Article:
It was only a few short years ago that “people in the know” were telling anyone who would listen that nobody would ever buy products on the Internet. And they had good reason to think so. The Internet was an untested medium. The security involved was poorly – if at all – understood. People thought of the web as nothing more than chat rooms and email. The Internet might end up being a B2B e-commerce destination, but for consumers? Hardly.
But things changed. Today, e-commerce is a more than $1 trillion a year industry, with millions buying everything from pineapples to paintball guns online. How did we get here?
It’s been a long road since the very first e-commerce transaction, back in the early 1970s. But e-commerce as a whole really didn’t take off until the 1990s.
The growth of the World Wide Web, spurred by online services like America Online and Prodigy, exposed most consumers to the idea of spending money online for the first time. 1994-1995 saw the birth of both Amazon.com and eBay, which today top $90 billion in yearly revenue. Their initial growth came during a time when investors were pouring money into tech startups. This exuberance of the late 90s led to IPOs for a number of companies that had never made a profit, and in many cases, had never even created a single product. In some cases, like Google, Yahoo! and others, they were able to ride out the dot-com crash of the late 90s, a bubble that shuttered more than half of all dot-coms and saw more than $5 trillion disappear from the stock market in a matter of months.
The growth of companies like Amazon and eBay following the dot-com bubble is indicative of the recent explosion of e-commerce across the entire web. Amazon’s growth has been remarkable, but even they were recently challenged as the #1 e-commerce retailer in the world by Alibaba, a Chinese company that in 2013 handled more transactions than both Amazon and eBay combined.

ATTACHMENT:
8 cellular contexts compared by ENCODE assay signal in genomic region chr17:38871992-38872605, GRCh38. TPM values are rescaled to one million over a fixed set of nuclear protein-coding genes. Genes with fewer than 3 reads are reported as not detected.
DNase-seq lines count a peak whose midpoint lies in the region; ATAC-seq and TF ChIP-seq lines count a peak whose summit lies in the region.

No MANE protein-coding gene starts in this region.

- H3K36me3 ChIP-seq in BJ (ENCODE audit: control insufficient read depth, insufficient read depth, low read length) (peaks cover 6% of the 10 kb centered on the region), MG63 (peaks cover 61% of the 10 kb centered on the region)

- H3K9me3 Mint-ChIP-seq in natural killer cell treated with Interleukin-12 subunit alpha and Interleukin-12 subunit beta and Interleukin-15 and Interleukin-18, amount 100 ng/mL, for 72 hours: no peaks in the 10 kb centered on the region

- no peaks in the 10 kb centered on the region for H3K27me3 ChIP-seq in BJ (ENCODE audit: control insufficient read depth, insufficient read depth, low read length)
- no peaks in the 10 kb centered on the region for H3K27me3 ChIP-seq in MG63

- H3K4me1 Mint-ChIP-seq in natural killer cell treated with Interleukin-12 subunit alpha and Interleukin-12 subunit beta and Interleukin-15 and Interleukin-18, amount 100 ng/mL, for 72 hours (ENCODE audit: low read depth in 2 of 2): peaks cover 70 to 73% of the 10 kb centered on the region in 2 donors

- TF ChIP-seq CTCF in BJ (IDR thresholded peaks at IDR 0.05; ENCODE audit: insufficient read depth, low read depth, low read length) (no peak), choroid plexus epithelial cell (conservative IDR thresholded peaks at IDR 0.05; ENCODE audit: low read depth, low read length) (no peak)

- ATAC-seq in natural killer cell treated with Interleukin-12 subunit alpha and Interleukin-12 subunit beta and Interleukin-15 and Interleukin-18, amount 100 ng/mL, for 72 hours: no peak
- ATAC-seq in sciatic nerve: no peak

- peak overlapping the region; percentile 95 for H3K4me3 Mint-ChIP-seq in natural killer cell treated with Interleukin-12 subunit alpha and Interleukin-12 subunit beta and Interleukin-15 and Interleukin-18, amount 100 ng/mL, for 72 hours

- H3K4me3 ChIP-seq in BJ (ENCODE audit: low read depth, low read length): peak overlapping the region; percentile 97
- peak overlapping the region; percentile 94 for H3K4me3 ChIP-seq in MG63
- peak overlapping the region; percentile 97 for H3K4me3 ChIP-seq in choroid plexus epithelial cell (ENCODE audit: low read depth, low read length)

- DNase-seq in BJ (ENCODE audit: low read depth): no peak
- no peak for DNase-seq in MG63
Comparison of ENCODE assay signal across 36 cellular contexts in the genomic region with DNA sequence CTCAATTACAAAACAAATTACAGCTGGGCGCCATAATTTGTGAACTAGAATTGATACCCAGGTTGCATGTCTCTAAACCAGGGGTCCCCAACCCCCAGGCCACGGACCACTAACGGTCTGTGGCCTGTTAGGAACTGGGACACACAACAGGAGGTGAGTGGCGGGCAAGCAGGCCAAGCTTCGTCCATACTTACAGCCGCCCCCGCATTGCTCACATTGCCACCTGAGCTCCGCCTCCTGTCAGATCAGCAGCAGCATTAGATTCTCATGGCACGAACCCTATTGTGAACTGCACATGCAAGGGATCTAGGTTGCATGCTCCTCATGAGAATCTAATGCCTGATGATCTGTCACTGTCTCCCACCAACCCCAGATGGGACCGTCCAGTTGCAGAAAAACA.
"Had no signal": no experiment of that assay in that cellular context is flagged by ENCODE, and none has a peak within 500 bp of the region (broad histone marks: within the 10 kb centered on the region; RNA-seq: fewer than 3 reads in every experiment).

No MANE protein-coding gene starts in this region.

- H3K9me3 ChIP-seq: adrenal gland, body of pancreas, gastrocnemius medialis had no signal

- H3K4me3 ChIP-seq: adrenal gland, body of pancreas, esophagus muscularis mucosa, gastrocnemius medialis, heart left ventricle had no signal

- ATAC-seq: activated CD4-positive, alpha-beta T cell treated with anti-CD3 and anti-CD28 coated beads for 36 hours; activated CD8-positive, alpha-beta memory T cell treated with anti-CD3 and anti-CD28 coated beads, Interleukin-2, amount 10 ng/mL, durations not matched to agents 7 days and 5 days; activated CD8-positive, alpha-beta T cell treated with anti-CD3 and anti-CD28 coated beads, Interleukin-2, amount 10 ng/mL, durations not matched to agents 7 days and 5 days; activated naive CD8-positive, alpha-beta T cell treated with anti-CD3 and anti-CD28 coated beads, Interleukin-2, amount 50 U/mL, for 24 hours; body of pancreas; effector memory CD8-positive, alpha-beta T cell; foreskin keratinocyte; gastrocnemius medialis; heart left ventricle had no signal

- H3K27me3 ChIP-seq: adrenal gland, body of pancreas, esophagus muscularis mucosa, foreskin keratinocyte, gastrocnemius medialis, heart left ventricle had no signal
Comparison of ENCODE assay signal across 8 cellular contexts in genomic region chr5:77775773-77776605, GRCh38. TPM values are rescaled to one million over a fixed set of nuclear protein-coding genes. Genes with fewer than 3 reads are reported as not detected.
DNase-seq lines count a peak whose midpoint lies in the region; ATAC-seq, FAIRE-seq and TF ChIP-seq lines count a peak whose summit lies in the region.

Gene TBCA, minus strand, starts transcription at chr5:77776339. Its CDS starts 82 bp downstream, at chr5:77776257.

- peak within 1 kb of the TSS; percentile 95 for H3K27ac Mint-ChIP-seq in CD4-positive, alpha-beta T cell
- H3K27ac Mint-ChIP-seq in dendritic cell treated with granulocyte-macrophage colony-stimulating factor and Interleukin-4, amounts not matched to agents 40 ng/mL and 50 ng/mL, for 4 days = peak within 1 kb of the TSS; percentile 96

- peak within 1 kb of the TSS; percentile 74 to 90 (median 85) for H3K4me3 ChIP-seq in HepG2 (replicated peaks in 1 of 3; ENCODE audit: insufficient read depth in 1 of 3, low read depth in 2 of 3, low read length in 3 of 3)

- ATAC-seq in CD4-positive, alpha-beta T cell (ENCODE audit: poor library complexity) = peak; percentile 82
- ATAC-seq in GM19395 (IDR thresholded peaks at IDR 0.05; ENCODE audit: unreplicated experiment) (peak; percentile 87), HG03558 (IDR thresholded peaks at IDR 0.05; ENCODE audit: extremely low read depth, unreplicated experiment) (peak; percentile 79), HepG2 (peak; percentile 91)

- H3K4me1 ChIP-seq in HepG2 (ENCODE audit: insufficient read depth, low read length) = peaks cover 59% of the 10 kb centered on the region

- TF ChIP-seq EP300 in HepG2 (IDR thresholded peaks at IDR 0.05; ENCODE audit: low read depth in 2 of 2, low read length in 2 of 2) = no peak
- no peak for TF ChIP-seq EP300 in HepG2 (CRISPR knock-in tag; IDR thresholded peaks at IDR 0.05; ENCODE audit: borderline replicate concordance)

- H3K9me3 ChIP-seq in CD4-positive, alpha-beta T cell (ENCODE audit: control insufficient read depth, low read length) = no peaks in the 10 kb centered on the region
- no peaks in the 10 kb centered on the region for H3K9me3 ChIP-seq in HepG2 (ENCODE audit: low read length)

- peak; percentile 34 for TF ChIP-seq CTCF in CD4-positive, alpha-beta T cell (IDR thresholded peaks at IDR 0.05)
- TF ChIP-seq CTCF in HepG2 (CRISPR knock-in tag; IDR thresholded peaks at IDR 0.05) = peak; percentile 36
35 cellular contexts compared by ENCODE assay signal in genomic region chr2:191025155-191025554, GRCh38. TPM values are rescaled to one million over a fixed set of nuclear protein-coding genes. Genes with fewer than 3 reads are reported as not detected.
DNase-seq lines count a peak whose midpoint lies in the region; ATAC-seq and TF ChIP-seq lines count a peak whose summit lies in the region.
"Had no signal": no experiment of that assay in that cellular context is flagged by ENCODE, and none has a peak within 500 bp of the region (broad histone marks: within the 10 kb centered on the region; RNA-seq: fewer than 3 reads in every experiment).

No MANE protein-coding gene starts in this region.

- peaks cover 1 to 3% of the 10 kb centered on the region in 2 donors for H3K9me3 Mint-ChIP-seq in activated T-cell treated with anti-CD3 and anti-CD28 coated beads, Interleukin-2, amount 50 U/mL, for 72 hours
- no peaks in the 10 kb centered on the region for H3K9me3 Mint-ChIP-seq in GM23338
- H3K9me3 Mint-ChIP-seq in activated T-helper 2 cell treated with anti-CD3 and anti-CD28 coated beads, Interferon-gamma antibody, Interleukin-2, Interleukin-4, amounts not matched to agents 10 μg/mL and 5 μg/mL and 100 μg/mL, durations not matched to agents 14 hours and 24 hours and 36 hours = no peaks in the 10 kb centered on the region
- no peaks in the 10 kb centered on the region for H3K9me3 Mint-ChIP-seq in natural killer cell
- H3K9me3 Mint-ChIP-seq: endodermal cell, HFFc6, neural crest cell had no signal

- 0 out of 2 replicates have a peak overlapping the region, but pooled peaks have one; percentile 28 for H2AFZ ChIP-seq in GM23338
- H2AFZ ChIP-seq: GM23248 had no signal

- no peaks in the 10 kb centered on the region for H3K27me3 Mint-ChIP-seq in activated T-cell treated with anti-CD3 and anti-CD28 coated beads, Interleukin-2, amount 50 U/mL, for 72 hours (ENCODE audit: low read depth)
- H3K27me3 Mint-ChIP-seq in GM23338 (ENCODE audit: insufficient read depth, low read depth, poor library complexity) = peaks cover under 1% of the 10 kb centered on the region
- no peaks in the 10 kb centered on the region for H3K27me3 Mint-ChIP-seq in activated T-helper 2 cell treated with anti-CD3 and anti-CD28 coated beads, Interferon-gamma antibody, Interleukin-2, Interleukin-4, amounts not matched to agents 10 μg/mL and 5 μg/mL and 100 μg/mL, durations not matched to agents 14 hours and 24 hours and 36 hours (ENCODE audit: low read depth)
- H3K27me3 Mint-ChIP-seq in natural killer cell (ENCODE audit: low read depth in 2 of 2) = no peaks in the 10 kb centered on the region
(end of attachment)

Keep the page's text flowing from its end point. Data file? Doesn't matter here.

This explosion of e-commerce has also inspired a number of new business models – one that’s founded on convenience and fulfilling on-demand desires. Groupon, LivingSocial and a gamut of food delivery sites have enabled local businesses to significantly extend their outreach past their website. Sites like Etsy have enabled anyone to be their own small business. And ridesharing companies Lyft and Uber have turned the existing transportation industry on its head as taxi companies scramble to compete.
E-commerce is also expanding into the social media realm as companies continue to try to reach customers where they are congregating socially. Just a few days ago, Amazon announced a partnership with Twitter to create “#AmazonCart,” a tool that allows Twitter users to put items into their Amazon cart without ever leaving the site. And last year, Starbucks took to Twitter for its “Tweet-a-Coffee” program which lets you buy a $5 gift card to Starbucks for a friend via Twitter.
In later blog posts, we’ll expand on the growth of social media and e-commerce, why social networks like Twitter and Facebook are the future of online selling, and how we created Shoppost as a way to bridge these two worlds in a way that has never been done before.